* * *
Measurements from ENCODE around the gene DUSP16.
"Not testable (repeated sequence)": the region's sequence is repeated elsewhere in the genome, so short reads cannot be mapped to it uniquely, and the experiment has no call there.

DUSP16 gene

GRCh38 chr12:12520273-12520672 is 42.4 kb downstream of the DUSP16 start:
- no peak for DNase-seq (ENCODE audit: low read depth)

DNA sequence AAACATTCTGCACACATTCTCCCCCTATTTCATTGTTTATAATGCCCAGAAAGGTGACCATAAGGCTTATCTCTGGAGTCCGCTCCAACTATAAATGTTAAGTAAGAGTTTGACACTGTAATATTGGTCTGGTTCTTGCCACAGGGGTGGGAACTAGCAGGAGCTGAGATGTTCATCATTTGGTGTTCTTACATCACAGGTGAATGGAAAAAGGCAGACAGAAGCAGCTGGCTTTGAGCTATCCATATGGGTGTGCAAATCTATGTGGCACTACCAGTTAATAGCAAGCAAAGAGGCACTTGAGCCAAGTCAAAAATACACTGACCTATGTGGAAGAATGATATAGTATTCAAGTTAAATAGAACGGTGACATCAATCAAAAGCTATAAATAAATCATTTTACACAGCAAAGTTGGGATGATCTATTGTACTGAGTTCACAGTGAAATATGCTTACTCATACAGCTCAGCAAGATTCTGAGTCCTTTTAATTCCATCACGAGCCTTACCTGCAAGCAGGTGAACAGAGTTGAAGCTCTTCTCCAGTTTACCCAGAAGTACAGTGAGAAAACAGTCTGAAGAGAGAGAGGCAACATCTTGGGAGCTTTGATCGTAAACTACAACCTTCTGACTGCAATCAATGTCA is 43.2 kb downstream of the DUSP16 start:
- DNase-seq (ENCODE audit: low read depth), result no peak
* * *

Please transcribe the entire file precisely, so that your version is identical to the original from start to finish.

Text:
Measurements from ENCODE around the gene DUSP16.
"Not testable (repeated sequence)": the region's sequence is repeated elsewhere in the genome, so short reads cannot be mapped to it uniquely, and the experiment has no call there.

DUSP16 gene

GRCh38 chr12:12520273-12520672 is 42.4 kb downstream of the DUSP16 start:
- no peak for DNase-seq (ENCODE audit: low read depth)

DNA sequence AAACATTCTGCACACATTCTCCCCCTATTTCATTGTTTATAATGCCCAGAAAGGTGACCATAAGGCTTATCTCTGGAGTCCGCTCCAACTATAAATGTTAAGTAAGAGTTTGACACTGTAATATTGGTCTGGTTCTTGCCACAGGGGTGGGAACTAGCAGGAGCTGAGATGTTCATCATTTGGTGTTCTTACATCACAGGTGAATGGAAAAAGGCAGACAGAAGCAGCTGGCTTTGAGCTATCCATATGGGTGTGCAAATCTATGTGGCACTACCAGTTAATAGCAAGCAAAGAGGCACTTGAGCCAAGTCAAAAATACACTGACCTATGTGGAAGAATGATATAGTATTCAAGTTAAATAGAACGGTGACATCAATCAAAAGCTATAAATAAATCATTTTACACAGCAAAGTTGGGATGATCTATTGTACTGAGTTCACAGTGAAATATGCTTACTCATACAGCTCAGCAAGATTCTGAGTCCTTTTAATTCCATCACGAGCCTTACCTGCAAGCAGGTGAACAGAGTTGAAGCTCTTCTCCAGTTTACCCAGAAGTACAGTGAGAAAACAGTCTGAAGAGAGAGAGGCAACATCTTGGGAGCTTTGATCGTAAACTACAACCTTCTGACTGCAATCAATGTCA is 43.2 kb downstream of the DUSP16 start:
- DNase-seq (ENCODE audit: low read depth), result no peak